The CPC has 60 days to approve or modify the rezoning plan, before it goes to the City Council for a review and another public hearing before a final vote.
Morphing on East Houston
By C. J. HUGHES
Published: August 22, 2008
MONTHS may pass before the city’s planning commission decides on a 111-block rezoning of the East Village and the Lower East Side. That rezoning could allow for larger buildings on the neighborhoods’ major streets.
Kiss & Cathcart Architects
HOUSTON AT PITT STREET A rendering of the Lee, which plans mostly studios.
But the connective tissue between the neighborhoods, East Houston Street, is already showing signs of change, as for-sale signs go up and buildings fall — whether because of the proposed rezoning or despite it.
The Lee, for example, is a 12-story glass-and-masonry tower rising at Pitt Street on the site of a former boys’ club. Its nearly 100,000 square feet of space will hold 263 rental units, almost all studios.
In recent years, rentals on East Houston, like the hulking Avalon Chrystie Place and the Ludlow, have catered to the luxury market. But even if the Lee does have similarly large dimensions, as an “affordable” complex it is intended for quite different tenants.
For 105 of the units, the rent will be about $700 a month if the renter moves in from a nearby location and earns no more than 60 percent of the median income, or about $30,000, said David Beer, a director of Common Ground, a nonprofit group based in Manhattan and the Lee’s developer. Applications will be accepted starting in January.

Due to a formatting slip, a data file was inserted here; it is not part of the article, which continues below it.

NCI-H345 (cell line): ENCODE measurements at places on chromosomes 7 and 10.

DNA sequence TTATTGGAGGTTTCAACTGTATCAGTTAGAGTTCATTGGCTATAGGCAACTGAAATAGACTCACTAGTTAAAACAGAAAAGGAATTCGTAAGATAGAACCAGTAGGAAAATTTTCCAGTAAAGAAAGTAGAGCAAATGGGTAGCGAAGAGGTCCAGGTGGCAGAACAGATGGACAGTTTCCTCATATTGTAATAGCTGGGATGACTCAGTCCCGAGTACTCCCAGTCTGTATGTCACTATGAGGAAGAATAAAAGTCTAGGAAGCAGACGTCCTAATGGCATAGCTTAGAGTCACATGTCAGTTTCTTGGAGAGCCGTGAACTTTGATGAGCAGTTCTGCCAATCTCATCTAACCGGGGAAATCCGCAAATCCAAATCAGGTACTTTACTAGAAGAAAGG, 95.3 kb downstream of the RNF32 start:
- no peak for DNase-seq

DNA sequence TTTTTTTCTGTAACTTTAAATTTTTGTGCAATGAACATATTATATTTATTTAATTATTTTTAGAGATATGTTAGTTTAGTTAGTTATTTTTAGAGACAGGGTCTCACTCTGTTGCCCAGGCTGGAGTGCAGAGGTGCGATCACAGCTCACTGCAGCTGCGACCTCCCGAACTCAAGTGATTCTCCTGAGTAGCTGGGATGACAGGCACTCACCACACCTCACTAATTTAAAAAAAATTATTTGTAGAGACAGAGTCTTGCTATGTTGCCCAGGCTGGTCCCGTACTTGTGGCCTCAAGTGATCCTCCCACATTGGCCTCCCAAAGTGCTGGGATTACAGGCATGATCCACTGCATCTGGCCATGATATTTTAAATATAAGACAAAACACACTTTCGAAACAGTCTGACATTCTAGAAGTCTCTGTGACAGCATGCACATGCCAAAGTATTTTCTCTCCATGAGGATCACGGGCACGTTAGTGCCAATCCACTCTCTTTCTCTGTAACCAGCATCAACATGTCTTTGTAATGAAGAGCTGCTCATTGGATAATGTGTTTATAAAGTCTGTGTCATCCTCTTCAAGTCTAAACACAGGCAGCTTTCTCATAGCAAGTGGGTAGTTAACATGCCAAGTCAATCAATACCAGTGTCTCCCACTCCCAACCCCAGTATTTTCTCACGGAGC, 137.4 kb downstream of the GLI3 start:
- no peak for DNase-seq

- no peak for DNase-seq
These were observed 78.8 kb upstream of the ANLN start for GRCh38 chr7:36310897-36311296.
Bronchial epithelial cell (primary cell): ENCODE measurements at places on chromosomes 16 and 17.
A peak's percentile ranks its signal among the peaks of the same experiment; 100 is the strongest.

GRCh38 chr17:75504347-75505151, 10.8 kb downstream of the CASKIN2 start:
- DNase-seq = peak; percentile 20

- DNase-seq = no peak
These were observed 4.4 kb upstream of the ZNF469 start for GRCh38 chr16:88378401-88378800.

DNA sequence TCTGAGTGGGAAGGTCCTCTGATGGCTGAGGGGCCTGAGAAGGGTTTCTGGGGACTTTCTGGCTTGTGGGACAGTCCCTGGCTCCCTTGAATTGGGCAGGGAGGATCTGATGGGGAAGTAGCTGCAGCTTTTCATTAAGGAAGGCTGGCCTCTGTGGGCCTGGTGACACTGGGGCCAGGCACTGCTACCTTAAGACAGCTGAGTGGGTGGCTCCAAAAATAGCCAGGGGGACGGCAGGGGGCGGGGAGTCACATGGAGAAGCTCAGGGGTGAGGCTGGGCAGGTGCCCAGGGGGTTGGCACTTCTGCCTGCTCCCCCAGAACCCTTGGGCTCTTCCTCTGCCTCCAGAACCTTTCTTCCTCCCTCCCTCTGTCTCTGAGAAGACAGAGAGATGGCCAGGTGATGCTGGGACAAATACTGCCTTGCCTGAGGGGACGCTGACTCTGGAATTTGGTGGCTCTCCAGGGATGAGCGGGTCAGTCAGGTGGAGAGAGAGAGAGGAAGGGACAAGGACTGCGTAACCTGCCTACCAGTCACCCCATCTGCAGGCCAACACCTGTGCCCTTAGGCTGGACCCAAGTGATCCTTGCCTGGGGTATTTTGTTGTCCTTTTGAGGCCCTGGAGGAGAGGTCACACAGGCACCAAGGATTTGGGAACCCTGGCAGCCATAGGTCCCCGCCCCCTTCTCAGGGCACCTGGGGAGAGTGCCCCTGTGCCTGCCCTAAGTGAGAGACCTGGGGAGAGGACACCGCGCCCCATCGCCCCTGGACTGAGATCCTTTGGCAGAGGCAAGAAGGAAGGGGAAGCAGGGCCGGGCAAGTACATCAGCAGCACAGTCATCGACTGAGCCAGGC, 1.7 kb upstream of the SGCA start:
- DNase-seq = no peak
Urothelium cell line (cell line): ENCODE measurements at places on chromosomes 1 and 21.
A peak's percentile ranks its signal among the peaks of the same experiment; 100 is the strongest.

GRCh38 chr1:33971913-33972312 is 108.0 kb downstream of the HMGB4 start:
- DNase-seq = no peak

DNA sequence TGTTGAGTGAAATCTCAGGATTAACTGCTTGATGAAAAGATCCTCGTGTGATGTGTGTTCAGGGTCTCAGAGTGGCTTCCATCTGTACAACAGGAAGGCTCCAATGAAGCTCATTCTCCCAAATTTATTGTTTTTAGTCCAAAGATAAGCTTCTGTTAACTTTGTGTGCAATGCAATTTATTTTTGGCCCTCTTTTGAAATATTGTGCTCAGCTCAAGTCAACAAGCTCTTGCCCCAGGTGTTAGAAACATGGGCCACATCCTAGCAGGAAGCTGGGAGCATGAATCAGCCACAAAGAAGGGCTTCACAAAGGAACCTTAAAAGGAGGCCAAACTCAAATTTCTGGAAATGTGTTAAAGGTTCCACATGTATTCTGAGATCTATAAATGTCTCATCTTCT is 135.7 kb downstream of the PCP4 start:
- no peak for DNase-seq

There are also 104 apartments reserved for homeless people struggling with mental illnesses. Rents will most likely be a few hundred dollars a month, or 30 percent of a tenants’ income, Mr. Beer said. The remaining 54 units will go to young adults transitioning out of foster homes, he said.
The $59 million cost of the project, which will be completed next spring, is being borne mostly by the city and state, according to Mr. Beer.
Common Ground has never in its 17-year history built a new facility in Manhattan, but the opportunity comes not a moment too soon, Mr. Beer said. “Most affordable housing is created in outer boroughs, but there’s a critical need in affluent areas as well,” he said.
Because the Lee offers on-site substance-abuse counseling and job training, it earned zoning leeway to be larger than a typical new building. That leeway would mostly be preserved for buildings that go up under the new zoning. There would also be a similar stipulation allowing bigger-than-normal buildings for developers who created affordable housing under the same roof, or close by.
The developers of a proposed 12-story 160-unit apartment at the corner of Avenue D, which was in the demolition phase last week, also hope to avail themselves of this zoning stipulation.
Tony Labozzetta, a spokesman for the as-yet-unnamed project and a principal at Wall Street Realty Capital, which is lining up financing, expressed willingness to include more affordable units than the 20 percent that the new zoning would require — in part to improve the chances of buying an adjacent lot owned by the city. He added that without the rezoning, the project would most likely be dead.